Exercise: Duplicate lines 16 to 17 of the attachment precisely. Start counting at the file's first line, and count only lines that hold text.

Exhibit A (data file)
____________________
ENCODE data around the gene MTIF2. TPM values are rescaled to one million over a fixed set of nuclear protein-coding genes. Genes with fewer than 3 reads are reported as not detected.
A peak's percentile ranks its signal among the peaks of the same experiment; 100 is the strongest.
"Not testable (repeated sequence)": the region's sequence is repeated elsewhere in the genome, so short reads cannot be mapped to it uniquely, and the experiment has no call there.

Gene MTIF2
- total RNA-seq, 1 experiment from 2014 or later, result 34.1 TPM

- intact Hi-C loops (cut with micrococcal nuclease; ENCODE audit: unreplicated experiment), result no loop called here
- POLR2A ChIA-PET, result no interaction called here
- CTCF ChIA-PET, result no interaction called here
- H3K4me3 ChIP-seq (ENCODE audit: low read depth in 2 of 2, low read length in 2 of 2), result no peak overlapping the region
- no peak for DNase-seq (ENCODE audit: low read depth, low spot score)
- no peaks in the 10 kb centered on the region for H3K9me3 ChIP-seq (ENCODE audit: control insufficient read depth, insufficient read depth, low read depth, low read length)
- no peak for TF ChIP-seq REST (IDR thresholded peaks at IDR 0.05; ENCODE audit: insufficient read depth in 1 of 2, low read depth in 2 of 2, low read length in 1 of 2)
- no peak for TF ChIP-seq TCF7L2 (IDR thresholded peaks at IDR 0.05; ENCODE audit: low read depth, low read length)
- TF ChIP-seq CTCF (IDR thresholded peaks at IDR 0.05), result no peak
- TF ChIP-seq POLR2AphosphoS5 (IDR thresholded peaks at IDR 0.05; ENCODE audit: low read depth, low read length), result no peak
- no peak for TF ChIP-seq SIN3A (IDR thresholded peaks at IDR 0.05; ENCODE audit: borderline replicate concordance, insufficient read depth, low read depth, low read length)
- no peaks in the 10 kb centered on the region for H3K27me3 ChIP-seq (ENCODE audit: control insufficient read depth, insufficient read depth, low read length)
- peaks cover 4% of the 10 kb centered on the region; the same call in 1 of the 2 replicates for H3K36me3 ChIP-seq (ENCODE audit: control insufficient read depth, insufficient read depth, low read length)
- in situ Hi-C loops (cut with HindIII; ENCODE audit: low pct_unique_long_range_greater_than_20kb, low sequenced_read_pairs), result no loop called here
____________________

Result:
- no peak for TF ChIP-seq SIN3A (IDR thresholded peaks at IDR 0.05; ENCODE audit: borderline replicate concordance, insufficient read depth, low read depth, low read length)
- no peaks in the 10 kb centered on the region for H3K27me3 ChIP-seq (ENCODE audit: control insufficient read depth, insufficient read depth, low read length)